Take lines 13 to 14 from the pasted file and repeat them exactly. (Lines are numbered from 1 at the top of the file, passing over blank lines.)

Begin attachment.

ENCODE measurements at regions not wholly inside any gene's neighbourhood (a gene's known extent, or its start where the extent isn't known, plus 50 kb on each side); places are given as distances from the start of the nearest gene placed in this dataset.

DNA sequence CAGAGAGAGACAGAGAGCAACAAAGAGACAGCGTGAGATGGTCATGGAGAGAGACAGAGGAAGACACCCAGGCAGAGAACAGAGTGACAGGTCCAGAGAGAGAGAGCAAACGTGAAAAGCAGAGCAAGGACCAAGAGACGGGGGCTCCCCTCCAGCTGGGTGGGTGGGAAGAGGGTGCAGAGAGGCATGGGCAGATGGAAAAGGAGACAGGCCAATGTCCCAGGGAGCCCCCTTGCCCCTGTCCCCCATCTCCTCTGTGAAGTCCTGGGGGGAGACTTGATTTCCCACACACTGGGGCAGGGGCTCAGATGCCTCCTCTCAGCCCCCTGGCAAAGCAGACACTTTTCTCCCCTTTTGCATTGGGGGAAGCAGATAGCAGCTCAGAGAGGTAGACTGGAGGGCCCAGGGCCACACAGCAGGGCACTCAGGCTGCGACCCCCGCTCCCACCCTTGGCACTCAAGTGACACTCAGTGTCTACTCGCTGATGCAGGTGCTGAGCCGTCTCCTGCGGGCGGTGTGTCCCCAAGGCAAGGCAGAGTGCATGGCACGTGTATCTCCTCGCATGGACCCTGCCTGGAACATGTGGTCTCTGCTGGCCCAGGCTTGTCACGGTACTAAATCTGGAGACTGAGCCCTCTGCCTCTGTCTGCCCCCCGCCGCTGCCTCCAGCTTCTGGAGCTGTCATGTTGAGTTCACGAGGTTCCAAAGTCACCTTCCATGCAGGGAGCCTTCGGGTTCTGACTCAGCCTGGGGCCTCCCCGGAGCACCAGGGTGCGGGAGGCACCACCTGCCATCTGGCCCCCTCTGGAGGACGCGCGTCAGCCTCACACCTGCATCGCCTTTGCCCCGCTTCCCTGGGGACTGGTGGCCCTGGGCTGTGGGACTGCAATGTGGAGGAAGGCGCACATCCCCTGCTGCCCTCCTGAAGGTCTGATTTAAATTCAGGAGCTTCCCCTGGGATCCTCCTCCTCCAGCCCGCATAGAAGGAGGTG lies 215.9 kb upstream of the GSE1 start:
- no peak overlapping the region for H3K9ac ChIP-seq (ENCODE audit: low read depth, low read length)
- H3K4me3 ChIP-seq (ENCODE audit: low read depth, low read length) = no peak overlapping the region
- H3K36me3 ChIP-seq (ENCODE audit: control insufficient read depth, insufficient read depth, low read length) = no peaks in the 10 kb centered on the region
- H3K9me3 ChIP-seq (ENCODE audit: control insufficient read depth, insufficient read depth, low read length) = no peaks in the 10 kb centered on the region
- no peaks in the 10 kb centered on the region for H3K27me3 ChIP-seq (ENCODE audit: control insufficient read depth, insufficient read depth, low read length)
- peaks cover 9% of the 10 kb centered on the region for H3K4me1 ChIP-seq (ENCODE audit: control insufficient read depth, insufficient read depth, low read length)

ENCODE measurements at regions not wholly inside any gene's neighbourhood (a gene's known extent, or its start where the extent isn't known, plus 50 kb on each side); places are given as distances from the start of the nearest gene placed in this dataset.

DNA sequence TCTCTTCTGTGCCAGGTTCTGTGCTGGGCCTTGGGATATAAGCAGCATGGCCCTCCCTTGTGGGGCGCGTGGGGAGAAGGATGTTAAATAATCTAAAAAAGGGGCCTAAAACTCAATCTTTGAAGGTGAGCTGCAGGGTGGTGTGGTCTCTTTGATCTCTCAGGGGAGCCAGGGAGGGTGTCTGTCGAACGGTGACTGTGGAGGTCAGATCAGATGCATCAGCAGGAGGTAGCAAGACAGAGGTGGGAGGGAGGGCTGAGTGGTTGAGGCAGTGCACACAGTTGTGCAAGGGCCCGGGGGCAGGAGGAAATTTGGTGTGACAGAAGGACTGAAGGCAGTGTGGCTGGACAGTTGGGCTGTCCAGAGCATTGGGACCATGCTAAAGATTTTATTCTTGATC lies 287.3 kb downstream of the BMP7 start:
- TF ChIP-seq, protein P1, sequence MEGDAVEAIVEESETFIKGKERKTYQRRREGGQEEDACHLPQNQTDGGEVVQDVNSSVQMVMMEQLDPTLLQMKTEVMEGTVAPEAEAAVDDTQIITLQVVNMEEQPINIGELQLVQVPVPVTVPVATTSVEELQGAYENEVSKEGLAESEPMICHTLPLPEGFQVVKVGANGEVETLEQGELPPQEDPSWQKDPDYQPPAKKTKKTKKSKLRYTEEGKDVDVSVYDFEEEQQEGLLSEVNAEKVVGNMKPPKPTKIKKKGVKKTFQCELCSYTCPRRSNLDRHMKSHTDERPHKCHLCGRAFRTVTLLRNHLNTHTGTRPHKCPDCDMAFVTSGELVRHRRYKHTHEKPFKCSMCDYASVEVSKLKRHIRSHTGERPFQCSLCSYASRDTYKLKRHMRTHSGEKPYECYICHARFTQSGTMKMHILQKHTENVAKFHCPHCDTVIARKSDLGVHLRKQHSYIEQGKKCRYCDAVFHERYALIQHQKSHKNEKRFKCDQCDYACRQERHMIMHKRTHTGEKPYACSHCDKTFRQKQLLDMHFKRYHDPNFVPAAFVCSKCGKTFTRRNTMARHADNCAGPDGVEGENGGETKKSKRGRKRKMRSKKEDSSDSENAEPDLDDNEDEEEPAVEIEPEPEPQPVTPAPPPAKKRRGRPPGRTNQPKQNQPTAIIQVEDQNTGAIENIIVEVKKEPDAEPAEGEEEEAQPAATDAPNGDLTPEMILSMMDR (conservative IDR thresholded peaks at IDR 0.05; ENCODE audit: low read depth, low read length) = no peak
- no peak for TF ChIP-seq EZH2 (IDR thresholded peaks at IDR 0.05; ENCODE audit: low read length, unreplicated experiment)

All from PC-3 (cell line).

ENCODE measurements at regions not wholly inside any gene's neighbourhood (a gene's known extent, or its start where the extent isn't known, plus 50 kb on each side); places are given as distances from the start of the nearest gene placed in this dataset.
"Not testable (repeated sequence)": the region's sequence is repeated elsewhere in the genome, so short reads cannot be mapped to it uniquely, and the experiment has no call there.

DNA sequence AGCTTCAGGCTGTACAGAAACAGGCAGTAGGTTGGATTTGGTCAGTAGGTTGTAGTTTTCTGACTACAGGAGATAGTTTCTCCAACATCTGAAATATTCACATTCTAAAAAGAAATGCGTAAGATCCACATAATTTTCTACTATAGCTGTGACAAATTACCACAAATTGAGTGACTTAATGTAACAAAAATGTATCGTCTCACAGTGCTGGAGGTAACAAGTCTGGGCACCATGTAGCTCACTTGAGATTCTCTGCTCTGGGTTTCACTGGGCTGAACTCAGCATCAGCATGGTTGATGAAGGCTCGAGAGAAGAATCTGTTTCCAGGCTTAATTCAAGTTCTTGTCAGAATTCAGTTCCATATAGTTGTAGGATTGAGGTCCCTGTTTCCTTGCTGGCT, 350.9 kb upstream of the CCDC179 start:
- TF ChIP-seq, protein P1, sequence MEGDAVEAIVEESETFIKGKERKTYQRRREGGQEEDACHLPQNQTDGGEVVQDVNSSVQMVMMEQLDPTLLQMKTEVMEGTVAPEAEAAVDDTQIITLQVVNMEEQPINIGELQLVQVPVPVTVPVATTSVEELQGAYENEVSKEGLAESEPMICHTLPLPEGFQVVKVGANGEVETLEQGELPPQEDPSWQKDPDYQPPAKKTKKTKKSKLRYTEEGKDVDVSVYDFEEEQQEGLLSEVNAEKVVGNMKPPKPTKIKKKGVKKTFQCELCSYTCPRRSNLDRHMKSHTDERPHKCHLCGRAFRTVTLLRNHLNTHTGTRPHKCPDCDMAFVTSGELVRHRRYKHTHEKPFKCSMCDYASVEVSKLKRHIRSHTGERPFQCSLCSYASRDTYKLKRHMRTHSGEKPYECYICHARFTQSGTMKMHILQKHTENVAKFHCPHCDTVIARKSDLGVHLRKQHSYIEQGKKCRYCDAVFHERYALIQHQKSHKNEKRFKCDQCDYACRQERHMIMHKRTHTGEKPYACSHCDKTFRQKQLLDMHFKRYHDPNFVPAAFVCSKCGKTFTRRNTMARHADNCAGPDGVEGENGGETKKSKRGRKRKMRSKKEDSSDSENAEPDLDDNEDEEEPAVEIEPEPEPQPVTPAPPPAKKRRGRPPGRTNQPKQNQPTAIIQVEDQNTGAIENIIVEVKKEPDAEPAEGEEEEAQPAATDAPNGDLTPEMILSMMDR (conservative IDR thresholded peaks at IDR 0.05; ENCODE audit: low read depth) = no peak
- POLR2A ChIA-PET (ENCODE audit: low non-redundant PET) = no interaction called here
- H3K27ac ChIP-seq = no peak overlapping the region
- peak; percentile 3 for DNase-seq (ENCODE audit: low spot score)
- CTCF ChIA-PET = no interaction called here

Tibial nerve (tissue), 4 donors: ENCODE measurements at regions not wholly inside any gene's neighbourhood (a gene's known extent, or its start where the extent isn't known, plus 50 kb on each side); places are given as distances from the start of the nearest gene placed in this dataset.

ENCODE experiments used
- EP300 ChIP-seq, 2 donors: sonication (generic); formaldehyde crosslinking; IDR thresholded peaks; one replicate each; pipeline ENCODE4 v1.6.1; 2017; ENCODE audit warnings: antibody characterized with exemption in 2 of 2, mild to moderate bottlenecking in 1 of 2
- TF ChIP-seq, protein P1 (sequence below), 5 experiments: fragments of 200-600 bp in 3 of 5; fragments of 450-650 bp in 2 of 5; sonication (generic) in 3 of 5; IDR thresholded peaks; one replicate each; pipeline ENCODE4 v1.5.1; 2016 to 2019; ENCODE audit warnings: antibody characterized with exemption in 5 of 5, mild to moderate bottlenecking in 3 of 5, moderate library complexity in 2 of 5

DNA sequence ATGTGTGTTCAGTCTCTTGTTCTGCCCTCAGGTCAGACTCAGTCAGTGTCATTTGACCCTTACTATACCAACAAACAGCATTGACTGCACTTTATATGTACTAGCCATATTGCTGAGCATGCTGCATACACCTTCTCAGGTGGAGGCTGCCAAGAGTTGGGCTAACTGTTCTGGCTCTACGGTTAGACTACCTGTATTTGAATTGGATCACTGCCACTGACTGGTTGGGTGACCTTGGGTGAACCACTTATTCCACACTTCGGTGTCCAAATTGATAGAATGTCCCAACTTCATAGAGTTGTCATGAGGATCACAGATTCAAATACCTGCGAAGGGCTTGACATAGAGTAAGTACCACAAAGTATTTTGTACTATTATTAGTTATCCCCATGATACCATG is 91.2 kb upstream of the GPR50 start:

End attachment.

All from PC-3 (cell line).

ENCODE measurements at regions not wholly inside any gene's neighbourhood (a gene's known extent, or its start where the extent isn't known, plus 50 kb on each side); places are given as distances from the start of the nearest gene placed in this dataset.